What emerged from this two-year restoration process is nothing short of remarkable — Donald Healey’s own Nash-Healey, exactly as he built it, with no expense spared to ensure 100% historical accuracy. Restored by Tsikuris Classics — under the supervision by noted authority Bill Emerson. All major components are original to this car. With ownership history that begins with Donald Healey himself, there is no collection in the world, no matter how grand, that this car will not enhance. SCM AnalysisThis car, Lot 42, sold for $500,000, including buyer’s premium, at Worldwide’s Houston Classic auction on May 4, 2013, at the…
Combining rarity, powerful mechanical specifications, important racing history and ravishing coachwork, 0320AM is one of three 340/375 MM Works race cars that Ferrari entered at the 1953 24 Hours of Le Mans. Piloted by Mike Hawthorn and Nino Farina, 0320AM advanced to 2nd place before being disqualified for violating an obscure and old rule that prohibited the addition of fluids before the 28th lap. 0320AM was built on a late 340 MM chassis and featured a 4.1-liter (340-ci) 12-cylinder motor and a brand-new Pininfarina body derived from the 250 MM design. Following the Le Mans race, 0320AM underwent a number…
1964 Ferrari 275 GTB Berlinetta Chassis number 06663 was originally built as a short-nose model with a steel body. Factory records show that the car was originally finished in Azzurro (blue) with Pelle Nera (black leather) interior. Less than two weeks after it was sold to its first owner, 06663 was sold again. The new owner quickly put the car to work on the hillclimb circuit. Around the end of 1966, the owner ordered a long-nose front section from Scaglietti and had it grafted on the car. Around that same time, the engine was converted from three carburetors to six…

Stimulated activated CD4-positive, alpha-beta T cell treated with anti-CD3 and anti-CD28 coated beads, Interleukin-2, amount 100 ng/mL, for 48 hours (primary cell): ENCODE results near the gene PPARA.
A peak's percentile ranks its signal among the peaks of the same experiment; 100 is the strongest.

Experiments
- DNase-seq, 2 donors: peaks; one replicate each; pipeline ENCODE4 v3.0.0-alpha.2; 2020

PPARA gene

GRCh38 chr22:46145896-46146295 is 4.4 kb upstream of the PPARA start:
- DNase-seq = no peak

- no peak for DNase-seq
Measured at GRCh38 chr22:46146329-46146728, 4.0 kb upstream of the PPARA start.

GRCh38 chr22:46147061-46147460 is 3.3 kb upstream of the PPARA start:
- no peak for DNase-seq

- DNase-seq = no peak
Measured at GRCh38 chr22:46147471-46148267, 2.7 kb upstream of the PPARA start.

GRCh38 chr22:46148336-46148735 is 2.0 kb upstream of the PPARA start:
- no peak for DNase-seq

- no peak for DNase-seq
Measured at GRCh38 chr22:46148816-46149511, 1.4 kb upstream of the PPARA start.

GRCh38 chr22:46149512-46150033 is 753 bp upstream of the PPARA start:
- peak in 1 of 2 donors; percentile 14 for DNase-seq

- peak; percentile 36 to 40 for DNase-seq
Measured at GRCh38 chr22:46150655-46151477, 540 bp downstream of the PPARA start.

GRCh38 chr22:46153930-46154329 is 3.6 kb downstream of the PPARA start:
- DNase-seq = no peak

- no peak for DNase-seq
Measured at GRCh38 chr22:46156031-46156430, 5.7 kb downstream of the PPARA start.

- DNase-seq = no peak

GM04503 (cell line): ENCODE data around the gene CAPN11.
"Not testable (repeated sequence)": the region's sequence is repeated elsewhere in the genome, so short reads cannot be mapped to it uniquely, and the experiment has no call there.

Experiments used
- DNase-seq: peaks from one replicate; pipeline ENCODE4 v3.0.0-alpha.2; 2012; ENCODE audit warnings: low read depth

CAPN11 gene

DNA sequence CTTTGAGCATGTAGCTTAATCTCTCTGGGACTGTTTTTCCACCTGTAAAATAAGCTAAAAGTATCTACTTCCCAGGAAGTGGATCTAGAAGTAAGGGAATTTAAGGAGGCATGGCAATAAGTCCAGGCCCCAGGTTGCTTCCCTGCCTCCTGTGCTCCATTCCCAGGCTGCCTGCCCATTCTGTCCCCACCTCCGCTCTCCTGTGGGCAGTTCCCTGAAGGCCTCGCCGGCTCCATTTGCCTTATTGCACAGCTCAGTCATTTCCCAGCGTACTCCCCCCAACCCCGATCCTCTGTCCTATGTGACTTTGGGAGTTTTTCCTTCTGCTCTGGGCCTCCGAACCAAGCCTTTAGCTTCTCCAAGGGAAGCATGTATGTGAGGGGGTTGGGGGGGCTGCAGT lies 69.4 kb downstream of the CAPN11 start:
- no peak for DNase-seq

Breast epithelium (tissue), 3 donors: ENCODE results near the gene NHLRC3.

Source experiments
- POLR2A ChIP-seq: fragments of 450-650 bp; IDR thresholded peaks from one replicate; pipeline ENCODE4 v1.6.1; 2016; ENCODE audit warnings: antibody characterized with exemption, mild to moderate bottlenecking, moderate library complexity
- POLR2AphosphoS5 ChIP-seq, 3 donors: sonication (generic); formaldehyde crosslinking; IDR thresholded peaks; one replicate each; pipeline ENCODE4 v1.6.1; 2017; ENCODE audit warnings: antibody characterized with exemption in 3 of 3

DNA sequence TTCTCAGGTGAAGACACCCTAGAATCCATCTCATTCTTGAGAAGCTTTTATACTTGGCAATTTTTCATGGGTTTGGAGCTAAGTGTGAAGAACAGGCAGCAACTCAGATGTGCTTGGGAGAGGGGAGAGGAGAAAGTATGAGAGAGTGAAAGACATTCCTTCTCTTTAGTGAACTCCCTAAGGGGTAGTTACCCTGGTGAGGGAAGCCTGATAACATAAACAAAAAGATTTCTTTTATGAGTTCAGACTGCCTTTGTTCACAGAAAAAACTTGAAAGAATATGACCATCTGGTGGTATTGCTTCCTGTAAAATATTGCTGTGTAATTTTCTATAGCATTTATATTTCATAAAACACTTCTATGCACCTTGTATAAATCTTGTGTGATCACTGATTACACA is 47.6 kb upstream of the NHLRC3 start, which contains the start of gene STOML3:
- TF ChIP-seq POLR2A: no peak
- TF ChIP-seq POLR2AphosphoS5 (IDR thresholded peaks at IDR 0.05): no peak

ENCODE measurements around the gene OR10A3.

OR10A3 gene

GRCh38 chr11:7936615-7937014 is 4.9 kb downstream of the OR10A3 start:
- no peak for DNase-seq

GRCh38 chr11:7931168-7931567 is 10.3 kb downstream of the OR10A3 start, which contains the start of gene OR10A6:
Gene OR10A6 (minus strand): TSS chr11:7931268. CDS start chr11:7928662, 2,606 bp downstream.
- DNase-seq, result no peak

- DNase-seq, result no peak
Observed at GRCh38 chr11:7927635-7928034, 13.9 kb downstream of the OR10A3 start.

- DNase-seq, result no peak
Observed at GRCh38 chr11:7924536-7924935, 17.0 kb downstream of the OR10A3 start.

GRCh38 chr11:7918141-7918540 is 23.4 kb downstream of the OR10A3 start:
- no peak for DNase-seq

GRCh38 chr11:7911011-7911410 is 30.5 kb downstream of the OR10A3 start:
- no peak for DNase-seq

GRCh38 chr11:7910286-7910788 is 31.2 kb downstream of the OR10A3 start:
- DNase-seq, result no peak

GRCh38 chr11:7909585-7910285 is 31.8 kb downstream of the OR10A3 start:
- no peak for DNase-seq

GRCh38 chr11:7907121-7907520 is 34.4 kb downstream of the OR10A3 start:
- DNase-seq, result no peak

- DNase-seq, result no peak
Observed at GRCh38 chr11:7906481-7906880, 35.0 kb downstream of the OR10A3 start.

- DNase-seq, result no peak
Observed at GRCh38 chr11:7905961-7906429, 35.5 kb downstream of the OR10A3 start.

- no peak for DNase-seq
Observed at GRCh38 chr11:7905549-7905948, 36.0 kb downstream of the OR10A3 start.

Coachbuilt examples of the DB4/5/6 family of Aston Martins are extremely rare, making the unique Bertone-bodied car offered here all the more precious and desirable. Chassis 0201L is the last DB4GT chassis completed in period and was first displayed on Bertone’s stand at the 1961 Geneva Motor Show, followed by an appearance at Turin that same year. Its designer was none other than Giorgetto Giugiaro, one of the 20th century’s foremost automotive stylists and then only 22 years of age, who would go on to create some of the Italian coachbuilder’s most memorable designs before leaving to join Carrozzeria Ghia.…
Giovanni Moretti made his name with racing engines for motorcycles. Following World War II, he began making small automobiles, the first powered by his own vertical twin-cylinder engine. In 1950, he developed a 4-cylinder overhead-cam engine, in both 600-cc and 750-cc sizes. Built on a backbone chassis, it was a lively package and available in several body styles. Morettis achieved significant competition success, particularly those fitted with the twin-cam version of the 750 engine. Bodies came from the likes of Zagato and Michelotti, and included coupes, spiders, barchettas, and berlinettas. Particularly attractive was the Michelotti berlinetta, which was perfectly proportioned,…